- 2. You spent 12 years at K12, a public company which was privately held when you started. Many people aspire to be part of an IPO. What was it like to be at the company during the transition? How, if at all, did the company change after the IPO?
I joined K12 because working in a startup really appealed to me. It’s so easy to get shoehorned into one specific task at a large company. Startups allow the freedom to try many things and be close to the decision makers. It was a full 6 years after joining that the company went public but I found the IPO somewhat anticlimactic. For me nothing changed. I still had to execute and plan the next deployment. It was not like I was an instant millionaire, far from it.
Like most public companies you are only as good as you last quarter. Some of the freedom and excitement of the working in the startup culture was lost as the company grew in size.
- 3. During your time at K12 you moved up from a Senior Software QA engineer to a VP, and in your tenure at National Geographic you also moved up to a VP. Presumably in both cases you went from actually doing the hands-on testing to managing teams. Was it difficult to adjust to the management role? What advice would you give other engineers who would like to rise up in their careers?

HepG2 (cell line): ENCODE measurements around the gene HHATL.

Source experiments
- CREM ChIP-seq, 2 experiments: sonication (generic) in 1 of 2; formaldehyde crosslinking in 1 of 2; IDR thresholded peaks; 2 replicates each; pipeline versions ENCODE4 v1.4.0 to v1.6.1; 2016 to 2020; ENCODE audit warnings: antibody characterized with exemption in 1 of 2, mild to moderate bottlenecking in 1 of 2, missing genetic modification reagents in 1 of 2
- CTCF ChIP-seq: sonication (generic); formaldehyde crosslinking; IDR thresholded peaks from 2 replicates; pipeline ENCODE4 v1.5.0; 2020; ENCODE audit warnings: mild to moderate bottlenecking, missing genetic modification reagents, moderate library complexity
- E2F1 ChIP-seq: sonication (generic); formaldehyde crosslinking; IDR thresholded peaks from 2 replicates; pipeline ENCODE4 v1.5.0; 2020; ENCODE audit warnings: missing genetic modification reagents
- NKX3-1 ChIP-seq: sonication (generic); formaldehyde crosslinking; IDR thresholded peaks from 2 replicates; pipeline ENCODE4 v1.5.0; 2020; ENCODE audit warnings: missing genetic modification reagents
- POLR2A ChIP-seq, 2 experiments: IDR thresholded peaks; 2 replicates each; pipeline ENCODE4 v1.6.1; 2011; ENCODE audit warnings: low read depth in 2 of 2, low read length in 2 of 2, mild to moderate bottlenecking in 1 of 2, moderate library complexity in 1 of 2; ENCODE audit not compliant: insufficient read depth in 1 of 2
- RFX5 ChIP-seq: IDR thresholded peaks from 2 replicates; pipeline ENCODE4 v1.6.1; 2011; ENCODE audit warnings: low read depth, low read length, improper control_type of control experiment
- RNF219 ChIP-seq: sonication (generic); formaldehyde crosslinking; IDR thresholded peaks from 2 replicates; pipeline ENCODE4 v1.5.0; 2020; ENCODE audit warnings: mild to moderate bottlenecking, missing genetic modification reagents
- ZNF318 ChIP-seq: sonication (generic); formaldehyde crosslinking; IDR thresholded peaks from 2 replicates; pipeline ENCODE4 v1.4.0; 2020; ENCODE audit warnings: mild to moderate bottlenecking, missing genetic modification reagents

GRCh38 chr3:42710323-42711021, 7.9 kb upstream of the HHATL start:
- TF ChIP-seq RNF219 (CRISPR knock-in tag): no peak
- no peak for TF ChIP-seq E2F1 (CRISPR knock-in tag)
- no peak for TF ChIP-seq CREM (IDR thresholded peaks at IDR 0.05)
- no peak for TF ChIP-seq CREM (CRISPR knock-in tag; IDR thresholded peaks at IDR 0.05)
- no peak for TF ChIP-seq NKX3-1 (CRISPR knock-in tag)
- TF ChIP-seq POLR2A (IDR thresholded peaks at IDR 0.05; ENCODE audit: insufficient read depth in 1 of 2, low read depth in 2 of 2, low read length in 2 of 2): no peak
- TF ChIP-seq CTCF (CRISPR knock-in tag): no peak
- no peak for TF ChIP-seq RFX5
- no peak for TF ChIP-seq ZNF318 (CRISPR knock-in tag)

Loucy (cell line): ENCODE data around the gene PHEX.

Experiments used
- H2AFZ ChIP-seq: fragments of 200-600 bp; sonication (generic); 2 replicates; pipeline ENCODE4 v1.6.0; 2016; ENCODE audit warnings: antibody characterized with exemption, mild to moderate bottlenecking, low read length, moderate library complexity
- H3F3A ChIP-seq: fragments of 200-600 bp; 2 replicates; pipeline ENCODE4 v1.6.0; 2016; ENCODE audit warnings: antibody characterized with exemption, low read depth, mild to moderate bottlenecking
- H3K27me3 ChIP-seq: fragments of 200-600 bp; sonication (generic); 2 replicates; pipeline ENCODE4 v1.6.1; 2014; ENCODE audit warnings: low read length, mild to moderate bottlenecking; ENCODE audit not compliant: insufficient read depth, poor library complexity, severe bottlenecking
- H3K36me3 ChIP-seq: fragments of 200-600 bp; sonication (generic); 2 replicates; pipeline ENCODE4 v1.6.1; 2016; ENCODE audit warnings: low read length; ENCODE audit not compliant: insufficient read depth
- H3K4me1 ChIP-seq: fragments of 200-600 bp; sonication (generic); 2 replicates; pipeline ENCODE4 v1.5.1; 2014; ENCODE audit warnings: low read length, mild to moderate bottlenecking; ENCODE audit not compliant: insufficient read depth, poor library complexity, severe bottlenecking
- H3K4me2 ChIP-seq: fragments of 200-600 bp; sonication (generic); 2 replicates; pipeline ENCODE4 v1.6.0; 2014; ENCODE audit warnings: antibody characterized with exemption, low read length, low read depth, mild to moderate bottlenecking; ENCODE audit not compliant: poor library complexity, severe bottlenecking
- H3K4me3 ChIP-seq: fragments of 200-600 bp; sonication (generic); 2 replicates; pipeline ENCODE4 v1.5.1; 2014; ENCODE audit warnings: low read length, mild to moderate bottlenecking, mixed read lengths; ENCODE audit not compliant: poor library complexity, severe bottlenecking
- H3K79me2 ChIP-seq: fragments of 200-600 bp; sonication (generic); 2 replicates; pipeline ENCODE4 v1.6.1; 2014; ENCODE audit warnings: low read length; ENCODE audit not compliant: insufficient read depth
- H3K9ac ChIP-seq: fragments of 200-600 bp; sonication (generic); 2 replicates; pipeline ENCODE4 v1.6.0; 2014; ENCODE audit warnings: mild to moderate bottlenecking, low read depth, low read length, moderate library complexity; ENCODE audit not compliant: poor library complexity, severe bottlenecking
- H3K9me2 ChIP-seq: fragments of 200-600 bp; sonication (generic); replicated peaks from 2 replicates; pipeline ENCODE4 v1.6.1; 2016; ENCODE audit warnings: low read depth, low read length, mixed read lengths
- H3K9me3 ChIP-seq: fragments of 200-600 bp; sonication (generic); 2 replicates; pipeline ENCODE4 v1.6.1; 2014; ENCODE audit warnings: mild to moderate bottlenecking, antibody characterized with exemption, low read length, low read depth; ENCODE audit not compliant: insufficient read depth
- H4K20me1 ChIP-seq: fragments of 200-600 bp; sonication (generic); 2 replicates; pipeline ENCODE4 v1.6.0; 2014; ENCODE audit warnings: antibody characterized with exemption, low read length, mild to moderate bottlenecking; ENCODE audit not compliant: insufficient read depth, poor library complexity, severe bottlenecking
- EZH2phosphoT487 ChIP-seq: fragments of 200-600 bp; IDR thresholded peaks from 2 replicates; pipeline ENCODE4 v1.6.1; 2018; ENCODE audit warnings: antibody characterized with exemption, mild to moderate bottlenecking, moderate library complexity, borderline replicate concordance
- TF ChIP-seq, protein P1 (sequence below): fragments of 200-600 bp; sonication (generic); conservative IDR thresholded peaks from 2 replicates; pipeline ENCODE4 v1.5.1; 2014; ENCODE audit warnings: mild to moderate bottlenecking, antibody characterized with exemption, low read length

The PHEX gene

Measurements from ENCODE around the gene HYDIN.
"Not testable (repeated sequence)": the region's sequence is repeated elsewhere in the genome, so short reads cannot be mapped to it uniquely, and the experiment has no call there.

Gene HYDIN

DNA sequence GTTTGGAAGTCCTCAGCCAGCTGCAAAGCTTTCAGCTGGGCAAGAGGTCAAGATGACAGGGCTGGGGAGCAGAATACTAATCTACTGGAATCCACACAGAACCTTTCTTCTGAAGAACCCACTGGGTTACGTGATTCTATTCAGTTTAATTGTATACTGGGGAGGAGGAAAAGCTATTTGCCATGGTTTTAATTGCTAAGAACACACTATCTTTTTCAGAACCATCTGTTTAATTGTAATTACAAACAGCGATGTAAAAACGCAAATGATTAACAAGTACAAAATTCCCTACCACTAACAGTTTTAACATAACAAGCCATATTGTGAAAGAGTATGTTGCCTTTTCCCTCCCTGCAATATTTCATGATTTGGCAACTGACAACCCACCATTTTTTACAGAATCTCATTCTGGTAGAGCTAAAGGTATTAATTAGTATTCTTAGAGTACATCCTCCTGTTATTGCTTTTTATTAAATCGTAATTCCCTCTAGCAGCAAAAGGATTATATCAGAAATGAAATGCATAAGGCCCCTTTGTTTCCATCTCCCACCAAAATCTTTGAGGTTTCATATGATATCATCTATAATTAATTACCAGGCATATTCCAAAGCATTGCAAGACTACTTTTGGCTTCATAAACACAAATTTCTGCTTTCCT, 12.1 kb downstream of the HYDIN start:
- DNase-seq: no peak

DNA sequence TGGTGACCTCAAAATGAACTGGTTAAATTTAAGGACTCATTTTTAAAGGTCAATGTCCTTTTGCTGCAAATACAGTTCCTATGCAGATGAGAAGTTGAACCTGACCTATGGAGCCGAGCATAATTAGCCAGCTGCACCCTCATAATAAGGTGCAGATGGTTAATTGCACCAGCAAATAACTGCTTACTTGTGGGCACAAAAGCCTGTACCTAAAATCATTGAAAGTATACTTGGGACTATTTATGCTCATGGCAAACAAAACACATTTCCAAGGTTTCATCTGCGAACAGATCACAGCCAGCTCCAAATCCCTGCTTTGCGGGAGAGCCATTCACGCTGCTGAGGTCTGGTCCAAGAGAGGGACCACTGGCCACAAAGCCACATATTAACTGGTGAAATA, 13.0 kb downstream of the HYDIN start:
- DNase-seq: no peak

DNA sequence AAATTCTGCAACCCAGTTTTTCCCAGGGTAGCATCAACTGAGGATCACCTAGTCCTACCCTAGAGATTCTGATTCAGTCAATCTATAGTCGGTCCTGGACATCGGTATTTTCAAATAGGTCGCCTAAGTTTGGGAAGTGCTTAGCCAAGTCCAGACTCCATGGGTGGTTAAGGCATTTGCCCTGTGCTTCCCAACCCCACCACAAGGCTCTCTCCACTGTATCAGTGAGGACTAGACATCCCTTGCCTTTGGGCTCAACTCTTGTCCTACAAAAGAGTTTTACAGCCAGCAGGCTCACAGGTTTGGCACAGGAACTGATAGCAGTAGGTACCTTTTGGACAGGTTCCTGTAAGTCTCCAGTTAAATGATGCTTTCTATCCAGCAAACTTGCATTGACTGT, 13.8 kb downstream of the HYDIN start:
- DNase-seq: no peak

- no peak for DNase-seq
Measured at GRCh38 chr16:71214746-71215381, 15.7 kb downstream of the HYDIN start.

People management is the hardest part of the job but can be the most rewarding. For years I managed testers and was very comfortable doing it having so much experience in the testing field. Even in my VP role I was still testing our products to keep my skills sharp and understand the changes we were making to applications.
Last May after 9 months at National Geographic, I was promoted to VP of Software Engineering where I now manage a 100+ person team of developers and testers. What came as a surprise to me was that the skills I learned from managing testing teams translated very well to my new role. I try to hire the best people and truste them to get the job done. I have seen too many managers try to micromanage or try to be the center of the everything. They end up failing their people or the project.